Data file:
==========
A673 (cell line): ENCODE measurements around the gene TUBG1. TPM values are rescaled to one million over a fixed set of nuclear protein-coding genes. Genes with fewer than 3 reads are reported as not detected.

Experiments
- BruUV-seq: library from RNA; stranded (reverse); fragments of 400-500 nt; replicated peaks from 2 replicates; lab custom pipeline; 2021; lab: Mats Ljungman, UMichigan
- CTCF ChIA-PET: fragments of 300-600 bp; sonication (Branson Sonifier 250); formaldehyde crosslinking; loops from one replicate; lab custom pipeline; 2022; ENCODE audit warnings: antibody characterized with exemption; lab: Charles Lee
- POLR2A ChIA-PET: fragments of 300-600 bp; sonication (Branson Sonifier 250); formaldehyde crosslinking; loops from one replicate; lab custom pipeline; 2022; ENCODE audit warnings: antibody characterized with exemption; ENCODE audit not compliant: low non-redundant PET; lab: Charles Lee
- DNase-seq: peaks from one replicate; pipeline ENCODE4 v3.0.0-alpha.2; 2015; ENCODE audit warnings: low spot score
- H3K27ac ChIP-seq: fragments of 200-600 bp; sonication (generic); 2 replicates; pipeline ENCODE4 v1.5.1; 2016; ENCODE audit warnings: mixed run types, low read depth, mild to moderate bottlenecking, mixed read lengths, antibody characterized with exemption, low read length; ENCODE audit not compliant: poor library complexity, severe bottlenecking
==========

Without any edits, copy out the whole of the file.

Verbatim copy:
A673 (cell line): ENCODE measurements around the gene TUBG1. TPM values are rescaled to one million over a fixed set of nuclear protein-coding genes. Genes with fewer than 3 reads are reported as not detected.

Experiments
- BruUV-seq: library from RNA; stranded (reverse); fragments of 400-500 nt; replicated peaks from 2 replicates; lab custom pipeline; 2021; lab: Mats Ljungman, UMichigan
- CTCF ChIA-PET: fragments of 300-600 bp; sonication (Branson Sonifier 250); formaldehyde crosslinking; loops from one replicate; lab custom pipeline; 2022; ENCODE audit warnings: antibody characterized with exemption; lab: Charles Lee
- POLR2A ChIA-PET: fragments of 300-600 bp; sonication (Branson Sonifier 250); formaldehyde crosslinking; loops from one replicate; lab custom pipeline; 2022; ENCODE audit warnings: antibody characterized with exemption; ENCODE audit not compliant: low non-redundant PET; lab: Charles Lee
- DNase-seq: peaks from one replicate; pipeline ENCODE4 v3.0.0-alpha.2; 2015; ENCODE audit warnings: low spot score
- H3K27ac ChIP-seq: fragments of 200-600 bp; sonication (generic); 2 replicates; pipeline ENCODE4 v1.5.1; 2016; ENCODE audit warnings: mixed run types, low read depth, mild to moderate bottlenecking, mixed read lengths, antibody characterized with exemption, low read length; ENCODE audit not compliant: poor library complexity, severe bottlenecking